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Currency:
Iceland's currency is the krona (plural kronur ISK). You'll receive approximately 114 ISK on each US dollar converted. Of late there has been a huge devaluation of the krona to the US dollar, making Iceland more affordable than ever. Although you may find a few places that accept US dollars, especially in the Reykjavik area, you should carry and use Icelandic money. You can exchange money easily at the airport, bank and currency exchanges. Plastic also reigns in Iceland and it is possible to pay for virtually anything with a credit card except the public buses. Visa and MasterCard are widely accepted; American Express and Diner's Card less so. Bank machines are easy to find.
Electricity:
Icelandic electrical standards are European (50Hz, 220 volts) so many North American electrical devices will require converters and all will require plug adapters.
Language:
Most Icelanders (especially the younger generations) speak fluent English and many speak several other languages, including Danish, German or Spanish.
Time Zone
Iceland is in the Western European Time Zone. Western European Standard Time (WET) is Greenwich Mean Time (GMT-0)
Country Information

Iceland is not only closer than you think, but far different than you ever imagined. Where else can you witness such marvels of Mother Nature as a tremendous icecap and several glaciers, spouting geysers and steaming solfataras, volcanoes (hopefully dormant), raging rivers and magnificent waterfalls, a multitude of birds, cavorting whales just offshore and many other surprises. Summers are surprisingly warm and winters not as cold as you might expect. Regardless of when you visit, be assured that the warmth shown by Icelanders, their desire to share their culture and the efforts made to make your stay as pleasant as possible will, like the spectacular landscape, never be forgotten.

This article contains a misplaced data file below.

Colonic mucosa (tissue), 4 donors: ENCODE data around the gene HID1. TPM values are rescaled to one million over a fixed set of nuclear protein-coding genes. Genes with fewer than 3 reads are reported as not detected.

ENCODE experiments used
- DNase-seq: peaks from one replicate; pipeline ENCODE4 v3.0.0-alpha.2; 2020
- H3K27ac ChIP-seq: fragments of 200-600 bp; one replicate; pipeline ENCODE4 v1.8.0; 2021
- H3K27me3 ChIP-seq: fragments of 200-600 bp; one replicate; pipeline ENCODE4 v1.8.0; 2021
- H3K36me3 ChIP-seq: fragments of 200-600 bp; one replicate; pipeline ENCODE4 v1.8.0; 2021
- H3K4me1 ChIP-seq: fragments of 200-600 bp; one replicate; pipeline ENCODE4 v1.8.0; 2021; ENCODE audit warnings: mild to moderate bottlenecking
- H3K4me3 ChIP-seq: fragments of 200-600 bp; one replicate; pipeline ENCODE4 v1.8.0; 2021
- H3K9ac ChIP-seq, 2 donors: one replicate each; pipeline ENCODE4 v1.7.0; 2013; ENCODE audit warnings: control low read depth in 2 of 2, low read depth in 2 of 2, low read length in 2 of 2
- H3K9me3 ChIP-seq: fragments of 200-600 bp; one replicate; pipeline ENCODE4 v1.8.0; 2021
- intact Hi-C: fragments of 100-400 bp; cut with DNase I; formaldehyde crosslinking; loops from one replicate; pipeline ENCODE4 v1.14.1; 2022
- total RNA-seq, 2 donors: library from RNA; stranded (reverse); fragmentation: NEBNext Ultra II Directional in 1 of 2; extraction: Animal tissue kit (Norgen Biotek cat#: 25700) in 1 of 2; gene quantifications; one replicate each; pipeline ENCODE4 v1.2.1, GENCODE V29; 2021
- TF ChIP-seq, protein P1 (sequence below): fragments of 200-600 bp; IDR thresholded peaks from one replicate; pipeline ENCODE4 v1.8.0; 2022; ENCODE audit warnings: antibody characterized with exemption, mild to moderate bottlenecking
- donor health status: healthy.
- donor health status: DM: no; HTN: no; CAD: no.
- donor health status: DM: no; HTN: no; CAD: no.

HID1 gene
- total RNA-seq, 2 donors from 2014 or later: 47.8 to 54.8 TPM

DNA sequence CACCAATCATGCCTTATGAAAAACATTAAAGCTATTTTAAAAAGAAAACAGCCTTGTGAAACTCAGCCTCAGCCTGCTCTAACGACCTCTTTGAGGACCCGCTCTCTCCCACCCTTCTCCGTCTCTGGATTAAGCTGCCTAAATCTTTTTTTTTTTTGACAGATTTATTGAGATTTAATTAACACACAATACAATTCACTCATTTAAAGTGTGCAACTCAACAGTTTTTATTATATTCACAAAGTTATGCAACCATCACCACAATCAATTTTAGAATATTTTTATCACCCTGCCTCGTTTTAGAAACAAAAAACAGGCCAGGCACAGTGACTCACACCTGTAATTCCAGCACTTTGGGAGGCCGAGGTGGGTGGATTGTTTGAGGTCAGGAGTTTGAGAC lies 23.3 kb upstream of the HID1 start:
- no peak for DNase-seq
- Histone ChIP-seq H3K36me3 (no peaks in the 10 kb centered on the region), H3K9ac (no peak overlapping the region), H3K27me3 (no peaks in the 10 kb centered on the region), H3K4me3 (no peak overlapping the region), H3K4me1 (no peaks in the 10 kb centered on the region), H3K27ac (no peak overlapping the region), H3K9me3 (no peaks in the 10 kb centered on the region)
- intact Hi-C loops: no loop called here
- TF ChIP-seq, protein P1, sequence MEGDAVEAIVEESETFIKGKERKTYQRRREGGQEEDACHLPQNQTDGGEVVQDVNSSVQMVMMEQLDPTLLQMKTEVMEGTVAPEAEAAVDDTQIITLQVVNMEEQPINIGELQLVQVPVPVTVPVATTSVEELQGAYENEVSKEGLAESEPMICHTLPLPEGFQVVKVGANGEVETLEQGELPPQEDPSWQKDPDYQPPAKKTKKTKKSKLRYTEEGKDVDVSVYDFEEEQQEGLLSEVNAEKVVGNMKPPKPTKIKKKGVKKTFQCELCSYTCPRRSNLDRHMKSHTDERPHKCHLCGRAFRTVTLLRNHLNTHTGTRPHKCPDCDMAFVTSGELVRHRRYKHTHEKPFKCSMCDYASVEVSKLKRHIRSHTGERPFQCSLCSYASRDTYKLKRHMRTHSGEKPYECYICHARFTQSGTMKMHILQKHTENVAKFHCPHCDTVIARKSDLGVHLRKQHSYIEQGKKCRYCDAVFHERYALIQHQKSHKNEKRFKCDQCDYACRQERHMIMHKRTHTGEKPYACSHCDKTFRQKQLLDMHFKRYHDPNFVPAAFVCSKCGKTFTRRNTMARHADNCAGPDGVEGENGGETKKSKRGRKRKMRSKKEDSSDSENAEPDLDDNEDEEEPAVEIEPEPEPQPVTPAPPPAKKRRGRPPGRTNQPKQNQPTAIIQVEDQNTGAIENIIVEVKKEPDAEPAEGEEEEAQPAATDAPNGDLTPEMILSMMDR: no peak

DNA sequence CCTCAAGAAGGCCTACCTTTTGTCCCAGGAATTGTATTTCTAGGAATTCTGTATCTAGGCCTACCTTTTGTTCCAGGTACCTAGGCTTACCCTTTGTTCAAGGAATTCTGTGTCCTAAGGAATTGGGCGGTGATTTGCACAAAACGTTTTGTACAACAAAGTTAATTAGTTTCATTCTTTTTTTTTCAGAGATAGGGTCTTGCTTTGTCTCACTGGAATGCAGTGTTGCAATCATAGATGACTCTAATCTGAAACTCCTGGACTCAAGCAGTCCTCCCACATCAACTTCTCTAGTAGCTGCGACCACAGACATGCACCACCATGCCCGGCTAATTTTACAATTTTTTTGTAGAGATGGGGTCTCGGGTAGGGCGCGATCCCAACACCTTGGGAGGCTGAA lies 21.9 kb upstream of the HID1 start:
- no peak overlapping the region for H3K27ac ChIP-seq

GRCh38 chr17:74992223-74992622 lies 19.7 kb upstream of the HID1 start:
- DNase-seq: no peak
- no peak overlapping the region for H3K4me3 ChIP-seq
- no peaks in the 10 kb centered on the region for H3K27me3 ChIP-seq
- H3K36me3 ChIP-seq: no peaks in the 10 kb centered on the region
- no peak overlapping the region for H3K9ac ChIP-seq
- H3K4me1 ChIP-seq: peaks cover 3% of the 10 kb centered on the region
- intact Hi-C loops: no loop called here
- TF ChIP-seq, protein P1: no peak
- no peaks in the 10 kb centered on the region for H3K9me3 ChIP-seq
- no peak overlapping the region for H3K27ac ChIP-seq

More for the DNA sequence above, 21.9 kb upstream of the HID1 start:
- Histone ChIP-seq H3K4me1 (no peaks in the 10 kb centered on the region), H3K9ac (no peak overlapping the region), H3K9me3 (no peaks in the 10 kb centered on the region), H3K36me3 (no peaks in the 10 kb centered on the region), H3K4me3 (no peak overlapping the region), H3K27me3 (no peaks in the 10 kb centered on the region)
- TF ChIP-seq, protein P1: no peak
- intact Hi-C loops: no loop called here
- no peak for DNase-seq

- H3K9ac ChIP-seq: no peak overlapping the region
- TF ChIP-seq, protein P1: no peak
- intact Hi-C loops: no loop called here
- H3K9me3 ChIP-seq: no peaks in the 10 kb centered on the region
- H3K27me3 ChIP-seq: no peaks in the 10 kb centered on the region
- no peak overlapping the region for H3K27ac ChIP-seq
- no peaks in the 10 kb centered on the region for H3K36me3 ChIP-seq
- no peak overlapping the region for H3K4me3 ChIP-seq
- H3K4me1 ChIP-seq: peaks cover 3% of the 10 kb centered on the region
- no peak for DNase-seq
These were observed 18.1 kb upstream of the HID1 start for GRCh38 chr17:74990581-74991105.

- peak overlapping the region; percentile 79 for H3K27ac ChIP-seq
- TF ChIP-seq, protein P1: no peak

The geological make up of Iceland is such that the country has been labeled as the “Land of Fire and Ice”. These two powerful forces are responsible for the creation of the Icelandic landscape and its features. Iceland was formed by volcanic activity, which in turn has been sculpted by millions of years of ice erosion. There are over 100 volcanoes on the island with more than 25 that have been active in recent years, making Iceland one of the most active volcanic regions on earth.


Slipstream Anglers has a strong relationship with sister company Lax Ehf. Lax is an Icelandic eco-investment company, either owning outright or holding the long term fishing leases on several of Iceland’s finest Salmon, Sea-Trout and Trout rivers. As a result of this partnership, Slipstream clients have access to the prime Icelandic availability on Grimsa, Laxa in Kjos, Svalbardsa, Vesturdalsa, Gljufera and the legendary Nes ansd Arnes beats on Laxa in Adaldal.


As of the 2009 fishing season, Lax will also hold the leases on the prolific Langa in the south west and the dramatic Hafralonsa in the Icelandic north east. Slipstream also has access to prime weeks and months on Iceland’s other premier fly fishing rivers including Hofsa, Sela, Laxa in Dolum, Nordura, Laxa in Leirarsveit and Hrutafjardara.


Due to the ease of access from Europe, the UK and east coast USA, Iceland is the most viable and convenient short-stay fishery of the world’s great Atlantic Salmon fly fishing destinations. Although set in a genuine postglacial valley wilderness, guests can be fishing Langa the same day they leave their home country, arriving home having fished the morning of their day of departure.


Perhaps our favorite destination to fish in Iceland is Lax I Kjos. The Laxa in Kjos is the centerpiece of one of the most stunning glacially forged valleys in southern Iceland. A narrow upper canyon spreads into a gentle, peaceful, arable valley before cascading down the final falls and pools into the sea. Part of what makes this location so attractive to fish, aside from its stunning natural beauty, is that this exceptional river and its beautiful tributary can be reached within an hours drive from Reykjavik.


Besides being a first class salmon river, it also has a very substantial run of good sized Sea Trout, some edging into the 8 to 10 pound class and it goes without saying that the Sea Trout add another exciting element to these intimate and exhilarating rivers. Iceland is not at all what you’d expect and without question, this is one of the most beautiful and surprising countries we’ve ever fished.